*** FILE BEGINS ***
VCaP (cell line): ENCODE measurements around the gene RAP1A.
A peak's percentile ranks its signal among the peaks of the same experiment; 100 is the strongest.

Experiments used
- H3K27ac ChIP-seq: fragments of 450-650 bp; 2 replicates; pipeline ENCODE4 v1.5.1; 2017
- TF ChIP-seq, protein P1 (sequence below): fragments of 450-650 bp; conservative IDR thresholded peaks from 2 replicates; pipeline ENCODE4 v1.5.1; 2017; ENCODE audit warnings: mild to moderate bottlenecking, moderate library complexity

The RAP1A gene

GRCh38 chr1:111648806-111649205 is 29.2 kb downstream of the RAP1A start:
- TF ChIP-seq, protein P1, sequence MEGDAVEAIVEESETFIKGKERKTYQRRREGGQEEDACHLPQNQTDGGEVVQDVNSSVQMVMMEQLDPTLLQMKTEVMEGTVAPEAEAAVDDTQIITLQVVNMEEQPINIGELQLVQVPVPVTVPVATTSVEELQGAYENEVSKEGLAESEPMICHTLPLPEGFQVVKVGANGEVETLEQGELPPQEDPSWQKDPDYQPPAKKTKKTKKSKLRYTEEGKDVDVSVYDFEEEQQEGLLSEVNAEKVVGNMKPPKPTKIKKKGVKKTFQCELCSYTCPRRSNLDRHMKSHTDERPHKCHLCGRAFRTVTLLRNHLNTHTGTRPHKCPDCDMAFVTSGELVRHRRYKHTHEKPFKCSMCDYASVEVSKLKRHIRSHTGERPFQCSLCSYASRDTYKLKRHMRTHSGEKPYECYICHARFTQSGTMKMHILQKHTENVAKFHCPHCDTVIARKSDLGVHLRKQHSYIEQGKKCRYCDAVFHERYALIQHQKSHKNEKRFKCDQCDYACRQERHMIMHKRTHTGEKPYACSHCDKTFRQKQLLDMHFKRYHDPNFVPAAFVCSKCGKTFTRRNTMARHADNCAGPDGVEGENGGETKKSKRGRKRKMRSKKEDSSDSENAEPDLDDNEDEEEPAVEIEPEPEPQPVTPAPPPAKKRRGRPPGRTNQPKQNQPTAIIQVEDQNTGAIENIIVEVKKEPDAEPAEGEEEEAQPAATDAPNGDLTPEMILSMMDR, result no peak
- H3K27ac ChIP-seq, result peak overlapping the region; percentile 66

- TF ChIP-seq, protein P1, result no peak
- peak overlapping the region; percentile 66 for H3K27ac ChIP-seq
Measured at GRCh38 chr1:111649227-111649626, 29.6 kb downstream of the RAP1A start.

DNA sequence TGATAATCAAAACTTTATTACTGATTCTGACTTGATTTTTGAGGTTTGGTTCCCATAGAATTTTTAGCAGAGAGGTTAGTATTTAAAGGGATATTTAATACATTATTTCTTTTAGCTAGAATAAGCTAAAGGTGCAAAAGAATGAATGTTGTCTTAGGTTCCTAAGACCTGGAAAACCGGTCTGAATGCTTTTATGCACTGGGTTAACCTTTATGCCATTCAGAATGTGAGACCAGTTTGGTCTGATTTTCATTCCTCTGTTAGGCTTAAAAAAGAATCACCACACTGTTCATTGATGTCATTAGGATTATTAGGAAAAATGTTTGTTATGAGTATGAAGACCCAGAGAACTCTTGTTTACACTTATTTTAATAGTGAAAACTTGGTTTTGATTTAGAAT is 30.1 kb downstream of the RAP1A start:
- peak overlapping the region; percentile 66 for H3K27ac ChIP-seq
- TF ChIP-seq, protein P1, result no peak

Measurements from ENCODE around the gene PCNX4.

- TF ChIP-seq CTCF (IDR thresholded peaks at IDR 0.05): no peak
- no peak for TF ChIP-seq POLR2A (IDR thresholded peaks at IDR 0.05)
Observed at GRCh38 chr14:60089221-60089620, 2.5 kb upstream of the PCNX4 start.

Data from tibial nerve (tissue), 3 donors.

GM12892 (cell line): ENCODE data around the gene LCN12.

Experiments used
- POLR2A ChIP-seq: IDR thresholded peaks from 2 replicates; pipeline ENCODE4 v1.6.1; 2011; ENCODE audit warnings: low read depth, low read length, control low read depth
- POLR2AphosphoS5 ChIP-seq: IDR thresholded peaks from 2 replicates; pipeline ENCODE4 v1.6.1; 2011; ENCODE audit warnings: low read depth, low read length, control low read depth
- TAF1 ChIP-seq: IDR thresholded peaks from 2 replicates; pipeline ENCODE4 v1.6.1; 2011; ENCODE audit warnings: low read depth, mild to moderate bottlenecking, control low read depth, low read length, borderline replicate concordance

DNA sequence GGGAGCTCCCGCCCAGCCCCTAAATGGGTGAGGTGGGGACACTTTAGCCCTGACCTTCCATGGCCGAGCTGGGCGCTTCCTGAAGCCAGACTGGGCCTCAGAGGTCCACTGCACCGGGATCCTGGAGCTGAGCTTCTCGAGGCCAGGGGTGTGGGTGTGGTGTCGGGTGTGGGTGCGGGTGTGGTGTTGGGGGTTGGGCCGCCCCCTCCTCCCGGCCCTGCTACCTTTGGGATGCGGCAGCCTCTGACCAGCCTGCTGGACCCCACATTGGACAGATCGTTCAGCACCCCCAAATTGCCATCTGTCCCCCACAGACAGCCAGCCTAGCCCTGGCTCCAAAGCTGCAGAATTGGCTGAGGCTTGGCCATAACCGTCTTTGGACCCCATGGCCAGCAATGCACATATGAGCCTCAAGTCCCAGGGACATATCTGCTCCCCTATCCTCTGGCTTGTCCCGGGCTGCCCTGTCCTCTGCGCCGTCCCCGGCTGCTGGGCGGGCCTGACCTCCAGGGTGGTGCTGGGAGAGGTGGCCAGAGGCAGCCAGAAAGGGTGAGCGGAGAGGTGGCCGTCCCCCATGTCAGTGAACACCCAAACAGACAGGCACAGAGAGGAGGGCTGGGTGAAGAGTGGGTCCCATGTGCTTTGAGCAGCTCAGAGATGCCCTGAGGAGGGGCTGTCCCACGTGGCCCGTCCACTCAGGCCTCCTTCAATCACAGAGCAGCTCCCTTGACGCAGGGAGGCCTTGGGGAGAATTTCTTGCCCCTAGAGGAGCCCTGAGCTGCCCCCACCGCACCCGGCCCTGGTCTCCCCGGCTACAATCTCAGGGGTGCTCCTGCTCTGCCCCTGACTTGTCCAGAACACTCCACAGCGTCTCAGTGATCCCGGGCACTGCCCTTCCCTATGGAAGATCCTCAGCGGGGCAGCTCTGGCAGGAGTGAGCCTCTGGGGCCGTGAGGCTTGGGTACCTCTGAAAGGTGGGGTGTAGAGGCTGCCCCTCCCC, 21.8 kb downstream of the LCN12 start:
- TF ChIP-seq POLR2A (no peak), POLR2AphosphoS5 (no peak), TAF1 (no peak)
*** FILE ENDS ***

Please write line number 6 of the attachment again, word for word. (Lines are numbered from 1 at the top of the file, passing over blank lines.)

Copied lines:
The RAP1A gene